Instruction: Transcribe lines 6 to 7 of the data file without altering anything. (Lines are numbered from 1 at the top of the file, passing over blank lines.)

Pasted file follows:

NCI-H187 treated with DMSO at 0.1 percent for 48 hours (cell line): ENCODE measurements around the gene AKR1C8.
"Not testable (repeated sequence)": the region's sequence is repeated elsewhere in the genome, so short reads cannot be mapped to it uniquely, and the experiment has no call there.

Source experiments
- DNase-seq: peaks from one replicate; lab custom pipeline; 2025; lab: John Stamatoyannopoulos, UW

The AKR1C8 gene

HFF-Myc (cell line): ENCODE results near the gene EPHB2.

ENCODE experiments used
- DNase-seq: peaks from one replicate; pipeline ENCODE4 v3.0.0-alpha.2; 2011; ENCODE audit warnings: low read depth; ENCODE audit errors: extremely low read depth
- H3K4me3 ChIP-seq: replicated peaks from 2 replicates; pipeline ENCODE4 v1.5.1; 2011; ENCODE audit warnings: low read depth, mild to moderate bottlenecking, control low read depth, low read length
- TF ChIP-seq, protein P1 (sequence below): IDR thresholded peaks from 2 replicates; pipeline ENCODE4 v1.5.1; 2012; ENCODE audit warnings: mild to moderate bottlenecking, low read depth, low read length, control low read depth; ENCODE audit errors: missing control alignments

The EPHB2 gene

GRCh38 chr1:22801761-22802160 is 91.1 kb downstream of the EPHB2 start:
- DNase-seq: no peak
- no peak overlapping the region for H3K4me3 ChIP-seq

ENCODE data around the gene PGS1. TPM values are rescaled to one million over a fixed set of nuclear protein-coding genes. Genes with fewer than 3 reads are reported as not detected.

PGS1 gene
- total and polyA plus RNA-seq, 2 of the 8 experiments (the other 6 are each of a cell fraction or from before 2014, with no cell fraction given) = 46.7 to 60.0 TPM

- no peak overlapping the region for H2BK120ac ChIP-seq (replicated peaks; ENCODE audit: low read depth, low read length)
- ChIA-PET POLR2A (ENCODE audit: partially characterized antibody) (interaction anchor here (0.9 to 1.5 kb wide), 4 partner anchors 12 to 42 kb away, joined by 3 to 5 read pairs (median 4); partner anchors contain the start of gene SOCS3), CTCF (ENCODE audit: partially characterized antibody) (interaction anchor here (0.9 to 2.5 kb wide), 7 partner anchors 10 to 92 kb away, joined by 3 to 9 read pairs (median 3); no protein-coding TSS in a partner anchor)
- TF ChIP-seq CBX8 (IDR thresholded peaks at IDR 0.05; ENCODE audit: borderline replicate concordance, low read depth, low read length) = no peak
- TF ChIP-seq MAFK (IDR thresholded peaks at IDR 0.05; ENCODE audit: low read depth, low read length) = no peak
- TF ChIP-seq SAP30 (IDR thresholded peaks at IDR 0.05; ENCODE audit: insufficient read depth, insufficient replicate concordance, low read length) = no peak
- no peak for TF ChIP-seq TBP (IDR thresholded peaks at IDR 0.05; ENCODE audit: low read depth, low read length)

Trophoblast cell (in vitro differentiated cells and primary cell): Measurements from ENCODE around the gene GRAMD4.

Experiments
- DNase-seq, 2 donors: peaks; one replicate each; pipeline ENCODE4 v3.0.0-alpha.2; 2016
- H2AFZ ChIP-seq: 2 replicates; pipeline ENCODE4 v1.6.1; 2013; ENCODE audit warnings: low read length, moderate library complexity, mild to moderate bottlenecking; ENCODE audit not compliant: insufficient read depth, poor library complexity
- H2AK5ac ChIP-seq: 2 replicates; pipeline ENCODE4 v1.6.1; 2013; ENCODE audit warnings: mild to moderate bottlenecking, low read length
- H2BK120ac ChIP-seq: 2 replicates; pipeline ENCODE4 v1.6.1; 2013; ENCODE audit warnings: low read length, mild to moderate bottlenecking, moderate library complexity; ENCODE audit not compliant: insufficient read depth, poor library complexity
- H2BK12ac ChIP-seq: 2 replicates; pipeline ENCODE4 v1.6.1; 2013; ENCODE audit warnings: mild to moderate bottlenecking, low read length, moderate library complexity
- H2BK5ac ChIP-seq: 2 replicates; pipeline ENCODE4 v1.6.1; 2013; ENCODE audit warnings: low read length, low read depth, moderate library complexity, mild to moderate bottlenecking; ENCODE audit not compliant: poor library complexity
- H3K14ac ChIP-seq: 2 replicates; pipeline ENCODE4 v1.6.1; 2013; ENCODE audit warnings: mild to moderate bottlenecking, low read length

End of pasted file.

HFF-Myc (cell line): ENCODE results near the gene EPHB2.

ENCODE experiments used